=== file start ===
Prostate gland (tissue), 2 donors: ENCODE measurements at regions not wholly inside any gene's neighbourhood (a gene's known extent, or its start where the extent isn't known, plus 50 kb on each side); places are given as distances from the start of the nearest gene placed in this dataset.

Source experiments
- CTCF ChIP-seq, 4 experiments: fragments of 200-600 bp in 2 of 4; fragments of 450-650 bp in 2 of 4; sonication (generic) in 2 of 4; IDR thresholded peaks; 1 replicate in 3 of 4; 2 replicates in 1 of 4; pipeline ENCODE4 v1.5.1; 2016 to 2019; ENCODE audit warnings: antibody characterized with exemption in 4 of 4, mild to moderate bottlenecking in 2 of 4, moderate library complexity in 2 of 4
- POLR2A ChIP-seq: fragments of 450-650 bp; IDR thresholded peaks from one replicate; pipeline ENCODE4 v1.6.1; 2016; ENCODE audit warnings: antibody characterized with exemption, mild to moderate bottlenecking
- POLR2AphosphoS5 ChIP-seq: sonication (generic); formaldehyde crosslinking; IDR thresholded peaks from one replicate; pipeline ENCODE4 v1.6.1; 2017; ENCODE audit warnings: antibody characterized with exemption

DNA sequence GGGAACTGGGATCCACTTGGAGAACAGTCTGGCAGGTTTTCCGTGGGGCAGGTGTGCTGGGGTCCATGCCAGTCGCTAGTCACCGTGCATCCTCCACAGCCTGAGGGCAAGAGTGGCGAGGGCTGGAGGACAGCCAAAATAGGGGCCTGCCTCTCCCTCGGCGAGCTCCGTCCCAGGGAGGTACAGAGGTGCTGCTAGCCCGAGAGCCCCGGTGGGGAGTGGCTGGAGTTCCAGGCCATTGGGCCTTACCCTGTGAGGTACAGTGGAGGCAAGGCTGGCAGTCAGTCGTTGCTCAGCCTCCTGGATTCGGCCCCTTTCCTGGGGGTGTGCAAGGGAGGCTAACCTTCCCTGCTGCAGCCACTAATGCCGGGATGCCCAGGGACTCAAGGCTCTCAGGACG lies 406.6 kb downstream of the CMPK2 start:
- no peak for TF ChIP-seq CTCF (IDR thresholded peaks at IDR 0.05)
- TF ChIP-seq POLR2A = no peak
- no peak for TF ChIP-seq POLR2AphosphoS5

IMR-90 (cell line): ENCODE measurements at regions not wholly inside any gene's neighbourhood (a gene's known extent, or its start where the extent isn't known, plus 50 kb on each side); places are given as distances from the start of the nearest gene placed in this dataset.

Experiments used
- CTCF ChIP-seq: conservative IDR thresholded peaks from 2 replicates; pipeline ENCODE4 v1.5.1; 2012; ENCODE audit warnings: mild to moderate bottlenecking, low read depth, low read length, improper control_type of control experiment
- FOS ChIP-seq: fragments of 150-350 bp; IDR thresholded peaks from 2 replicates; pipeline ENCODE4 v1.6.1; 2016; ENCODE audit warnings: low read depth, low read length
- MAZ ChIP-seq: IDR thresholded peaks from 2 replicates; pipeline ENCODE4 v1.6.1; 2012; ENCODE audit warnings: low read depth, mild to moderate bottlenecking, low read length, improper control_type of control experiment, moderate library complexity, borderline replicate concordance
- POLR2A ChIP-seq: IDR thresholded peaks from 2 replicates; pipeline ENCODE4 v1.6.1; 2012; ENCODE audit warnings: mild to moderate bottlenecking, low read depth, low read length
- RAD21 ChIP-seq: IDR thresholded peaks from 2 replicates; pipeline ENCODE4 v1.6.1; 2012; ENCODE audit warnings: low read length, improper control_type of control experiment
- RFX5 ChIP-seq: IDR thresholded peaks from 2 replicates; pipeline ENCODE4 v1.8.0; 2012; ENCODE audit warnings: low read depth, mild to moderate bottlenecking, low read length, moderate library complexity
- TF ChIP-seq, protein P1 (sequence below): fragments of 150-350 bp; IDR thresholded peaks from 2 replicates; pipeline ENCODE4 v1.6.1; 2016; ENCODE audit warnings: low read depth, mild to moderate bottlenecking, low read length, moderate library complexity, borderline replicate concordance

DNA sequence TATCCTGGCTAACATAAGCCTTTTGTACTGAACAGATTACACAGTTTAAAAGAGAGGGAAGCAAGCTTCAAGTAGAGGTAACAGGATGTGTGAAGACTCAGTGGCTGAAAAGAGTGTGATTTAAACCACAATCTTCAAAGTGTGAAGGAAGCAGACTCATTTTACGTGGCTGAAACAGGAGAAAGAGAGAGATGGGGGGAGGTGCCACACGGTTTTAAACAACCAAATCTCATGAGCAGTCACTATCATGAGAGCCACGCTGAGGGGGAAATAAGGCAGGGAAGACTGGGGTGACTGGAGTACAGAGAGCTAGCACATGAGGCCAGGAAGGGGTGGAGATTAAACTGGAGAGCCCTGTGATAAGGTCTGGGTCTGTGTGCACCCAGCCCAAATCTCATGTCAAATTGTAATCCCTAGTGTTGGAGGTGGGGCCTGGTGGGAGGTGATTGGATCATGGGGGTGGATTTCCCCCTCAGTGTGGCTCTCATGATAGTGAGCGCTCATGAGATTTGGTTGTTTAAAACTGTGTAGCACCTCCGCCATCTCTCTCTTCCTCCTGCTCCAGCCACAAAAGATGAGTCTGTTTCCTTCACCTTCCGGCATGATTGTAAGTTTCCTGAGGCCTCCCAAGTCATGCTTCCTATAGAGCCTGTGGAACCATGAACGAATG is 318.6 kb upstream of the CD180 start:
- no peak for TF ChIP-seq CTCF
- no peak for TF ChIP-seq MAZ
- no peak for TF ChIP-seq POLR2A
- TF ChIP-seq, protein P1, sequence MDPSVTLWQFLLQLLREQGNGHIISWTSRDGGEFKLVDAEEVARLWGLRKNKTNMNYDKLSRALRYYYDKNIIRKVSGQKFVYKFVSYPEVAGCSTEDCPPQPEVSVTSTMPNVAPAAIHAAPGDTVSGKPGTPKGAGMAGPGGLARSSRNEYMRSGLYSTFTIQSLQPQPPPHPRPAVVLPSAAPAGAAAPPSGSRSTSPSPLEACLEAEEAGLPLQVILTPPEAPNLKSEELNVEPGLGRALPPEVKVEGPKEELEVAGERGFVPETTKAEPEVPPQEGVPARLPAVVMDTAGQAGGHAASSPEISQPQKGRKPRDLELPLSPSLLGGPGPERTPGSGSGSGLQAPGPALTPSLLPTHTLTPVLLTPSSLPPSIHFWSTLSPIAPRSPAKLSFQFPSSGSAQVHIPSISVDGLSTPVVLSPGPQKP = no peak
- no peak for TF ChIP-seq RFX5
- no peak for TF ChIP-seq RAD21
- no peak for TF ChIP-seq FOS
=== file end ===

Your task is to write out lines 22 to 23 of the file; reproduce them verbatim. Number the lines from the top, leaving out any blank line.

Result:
- no peak for TF ChIP-seq POLR2A
- TF ChIP-seq, protein P1, sequence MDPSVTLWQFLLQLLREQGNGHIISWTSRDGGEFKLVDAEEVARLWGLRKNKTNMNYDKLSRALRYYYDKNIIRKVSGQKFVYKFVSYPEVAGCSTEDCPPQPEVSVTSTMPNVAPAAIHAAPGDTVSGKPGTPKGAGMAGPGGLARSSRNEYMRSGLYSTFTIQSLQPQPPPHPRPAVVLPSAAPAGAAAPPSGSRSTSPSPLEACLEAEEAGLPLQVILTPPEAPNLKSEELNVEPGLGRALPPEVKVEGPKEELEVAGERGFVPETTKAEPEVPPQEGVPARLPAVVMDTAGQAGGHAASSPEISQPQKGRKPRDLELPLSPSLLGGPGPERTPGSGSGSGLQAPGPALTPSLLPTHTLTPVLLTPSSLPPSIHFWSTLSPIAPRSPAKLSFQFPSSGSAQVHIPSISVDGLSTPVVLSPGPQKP = no peak